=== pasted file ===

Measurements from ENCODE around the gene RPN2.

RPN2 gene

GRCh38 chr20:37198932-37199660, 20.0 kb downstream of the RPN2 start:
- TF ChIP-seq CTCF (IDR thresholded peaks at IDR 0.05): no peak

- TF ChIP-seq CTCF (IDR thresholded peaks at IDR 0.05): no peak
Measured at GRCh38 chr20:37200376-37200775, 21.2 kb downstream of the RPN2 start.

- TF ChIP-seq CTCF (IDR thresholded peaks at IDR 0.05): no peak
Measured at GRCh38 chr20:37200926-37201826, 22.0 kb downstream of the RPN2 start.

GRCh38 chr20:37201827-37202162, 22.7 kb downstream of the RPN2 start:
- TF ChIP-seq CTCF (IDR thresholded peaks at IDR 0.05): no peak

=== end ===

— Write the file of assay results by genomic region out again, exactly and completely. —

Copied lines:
Measurements from ENCODE around the gene RPN2.

RPN2 gene

GRCh38 chr20:37198932-37199660, 20.0 kb downstream of the RPN2 start:
- TF ChIP-seq CTCF (IDR thresholded peaks at IDR 0.05): no peak

- TF ChIP-seq CTCF (IDR thresholded peaks at IDR 0.05): no peak
Measured at GRCh38 chr20:37200376-37200775, 21.2 kb downstream of the RPN2 start.

- TF ChIP-seq CTCF (IDR thresholded peaks at IDR 0.05): no peak
Measured at GRCh38 chr20:37200926-37201826, 22.0 kb downstream of the RPN2 start.

GRCh38 chr20:37201827-37202162, 22.7 kb downstream of the RPN2 start:
- TF ChIP-seq CTCF (IDR thresholded peaks at IDR 0.05): no peak